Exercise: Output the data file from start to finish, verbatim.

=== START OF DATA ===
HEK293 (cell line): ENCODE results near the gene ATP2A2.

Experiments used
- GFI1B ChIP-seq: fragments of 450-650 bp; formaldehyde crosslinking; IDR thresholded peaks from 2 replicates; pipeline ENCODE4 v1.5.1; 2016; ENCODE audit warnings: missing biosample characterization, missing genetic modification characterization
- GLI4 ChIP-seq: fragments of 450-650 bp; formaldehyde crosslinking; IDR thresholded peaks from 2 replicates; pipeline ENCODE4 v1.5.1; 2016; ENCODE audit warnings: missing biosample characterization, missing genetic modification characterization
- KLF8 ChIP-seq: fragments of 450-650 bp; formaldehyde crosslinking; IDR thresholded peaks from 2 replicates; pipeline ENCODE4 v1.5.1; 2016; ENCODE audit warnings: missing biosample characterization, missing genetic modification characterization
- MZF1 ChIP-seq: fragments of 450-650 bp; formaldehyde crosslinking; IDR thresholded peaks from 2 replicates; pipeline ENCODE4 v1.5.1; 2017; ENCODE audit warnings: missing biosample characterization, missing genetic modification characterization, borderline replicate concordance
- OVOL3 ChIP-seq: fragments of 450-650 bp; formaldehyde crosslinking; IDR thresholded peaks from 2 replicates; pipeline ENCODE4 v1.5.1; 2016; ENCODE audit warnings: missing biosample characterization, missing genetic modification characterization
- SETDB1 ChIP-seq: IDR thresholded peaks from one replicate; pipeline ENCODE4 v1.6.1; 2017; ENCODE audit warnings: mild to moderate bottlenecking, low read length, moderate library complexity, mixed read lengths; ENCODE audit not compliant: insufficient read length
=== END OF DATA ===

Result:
HEK293 (cell line): ENCODE results near the gene ATP2A2.

Experiments used
- GFI1B ChIP-seq: fragments of 450-650 bp; formaldehyde crosslinking; IDR thresholded peaks from 2 replicates; pipeline ENCODE4 v1.5.1; 2016; ENCODE audit warnings: missing biosample characterization, missing genetic modification characterization
- GLI4 ChIP-seq: fragments of 450-650 bp; formaldehyde crosslinking; IDR thresholded peaks from 2 replicates; pipeline ENCODE4 v1.5.1; 2016; ENCODE audit warnings: missing biosample characterization, missing genetic modification characterization
- KLF8 ChIP-seq: fragments of 450-650 bp; formaldehyde crosslinking; IDR thresholded peaks from 2 replicates; pipeline ENCODE4 v1.5.1; 2016; ENCODE audit warnings: missing biosample characterization, missing genetic modification characterization
- MZF1 ChIP-seq: fragments of 450-650 bp; formaldehyde crosslinking; IDR thresholded peaks from 2 replicates; pipeline ENCODE4 v1.5.1; 2017; ENCODE audit warnings: missing biosample characterization, missing genetic modification characterization, borderline replicate concordance
- OVOL3 ChIP-seq: fragments of 450-650 bp; formaldehyde crosslinking; IDR thresholded peaks from 2 replicates; pipeline ENCODE4 v1.5.1; 2016; ENCODE audit warnings: missing biosample characterization, missing genetic modification characterization
- SETDB1 ChIP-seq: IDR thresholded peaks from one replicate; pipeline ENCODE4 v1.6.1; 2017; ENCODE audit warnings: mild to moderate bottlenecking, low read length, moderate library complexity, mixed read lengths; ENCODE audit not compliant: insufficient read length